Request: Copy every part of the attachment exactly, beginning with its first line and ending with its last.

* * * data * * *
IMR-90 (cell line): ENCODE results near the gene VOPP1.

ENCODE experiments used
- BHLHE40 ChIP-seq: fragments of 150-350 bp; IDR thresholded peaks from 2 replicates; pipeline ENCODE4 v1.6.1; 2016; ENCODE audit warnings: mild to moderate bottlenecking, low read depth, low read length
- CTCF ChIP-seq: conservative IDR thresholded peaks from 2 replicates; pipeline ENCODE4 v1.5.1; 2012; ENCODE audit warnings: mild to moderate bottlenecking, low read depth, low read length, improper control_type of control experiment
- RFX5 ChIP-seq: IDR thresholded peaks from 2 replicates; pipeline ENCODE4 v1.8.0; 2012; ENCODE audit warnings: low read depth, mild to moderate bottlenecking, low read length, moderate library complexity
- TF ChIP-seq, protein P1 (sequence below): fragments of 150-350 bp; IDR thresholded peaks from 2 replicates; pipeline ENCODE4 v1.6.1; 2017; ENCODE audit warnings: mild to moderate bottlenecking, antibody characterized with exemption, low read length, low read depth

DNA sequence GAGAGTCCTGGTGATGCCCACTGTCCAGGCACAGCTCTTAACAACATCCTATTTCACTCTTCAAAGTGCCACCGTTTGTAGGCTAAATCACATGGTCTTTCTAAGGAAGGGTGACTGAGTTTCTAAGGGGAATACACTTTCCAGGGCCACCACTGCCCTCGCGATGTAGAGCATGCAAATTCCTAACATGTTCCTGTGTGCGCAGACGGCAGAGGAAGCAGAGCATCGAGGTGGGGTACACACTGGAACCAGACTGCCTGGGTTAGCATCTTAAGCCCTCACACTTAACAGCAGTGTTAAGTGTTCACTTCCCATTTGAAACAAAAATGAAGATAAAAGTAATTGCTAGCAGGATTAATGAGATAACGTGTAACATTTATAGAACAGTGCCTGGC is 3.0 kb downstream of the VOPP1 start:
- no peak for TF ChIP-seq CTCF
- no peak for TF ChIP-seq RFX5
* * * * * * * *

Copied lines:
IMR-90 (cell line): ENCODE results near the gene VOPP1.

ENCODE experiments used
- BHLHE40 ChIP-seq: fragments of 150-350 bp; IDR thresholded peaks from 2 replicates; pipeline ENCODE4 v1.6.1; 2016; ENCODE audit warnings: mild to moderate bottlenecking, low read depth, low read length
- CTCF ChIP-seq: conservative IDR thresholded peaks from 2 replicates; pipeline ENCODE4 v1.5.1; 2012; ENCODE audit warnings: mild to moderate bottlenecking, low read depth, low read length, improper control_type of control experiment
- RFX5 ChIP-seq: IDR thresholded peaks from 2 replicates; pipeline ENCODE4 v1.8.0; 2012; ENCODE audit warnings: low read depth, mild to moderate bottlenecking, low read length, moderate library complexity
- TF ChIP-seq, protein P1 (sequence below): fragments of 150-350 bp; IDR thresholded peaks from 2 replicates; pipeline ENCODE4 v1.6.1; 2017; ENCODE audit warnings: mild to moderate bottlenecking, antibody characterized with exemption, low read length, low read depth

DNA sequence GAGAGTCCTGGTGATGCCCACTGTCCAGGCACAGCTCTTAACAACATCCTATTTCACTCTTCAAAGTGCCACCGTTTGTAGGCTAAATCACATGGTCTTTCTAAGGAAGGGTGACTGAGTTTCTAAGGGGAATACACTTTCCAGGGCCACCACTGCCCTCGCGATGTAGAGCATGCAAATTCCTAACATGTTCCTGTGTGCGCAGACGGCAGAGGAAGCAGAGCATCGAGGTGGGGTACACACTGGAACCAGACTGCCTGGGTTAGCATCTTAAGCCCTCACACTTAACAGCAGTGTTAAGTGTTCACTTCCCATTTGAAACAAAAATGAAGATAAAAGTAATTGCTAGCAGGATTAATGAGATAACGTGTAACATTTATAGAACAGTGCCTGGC is 3.0 kb downstream of the VOPP1 start:
- no peak for TF ChIP-seq CTCF
- no peak for TF ChIP-seq RFX5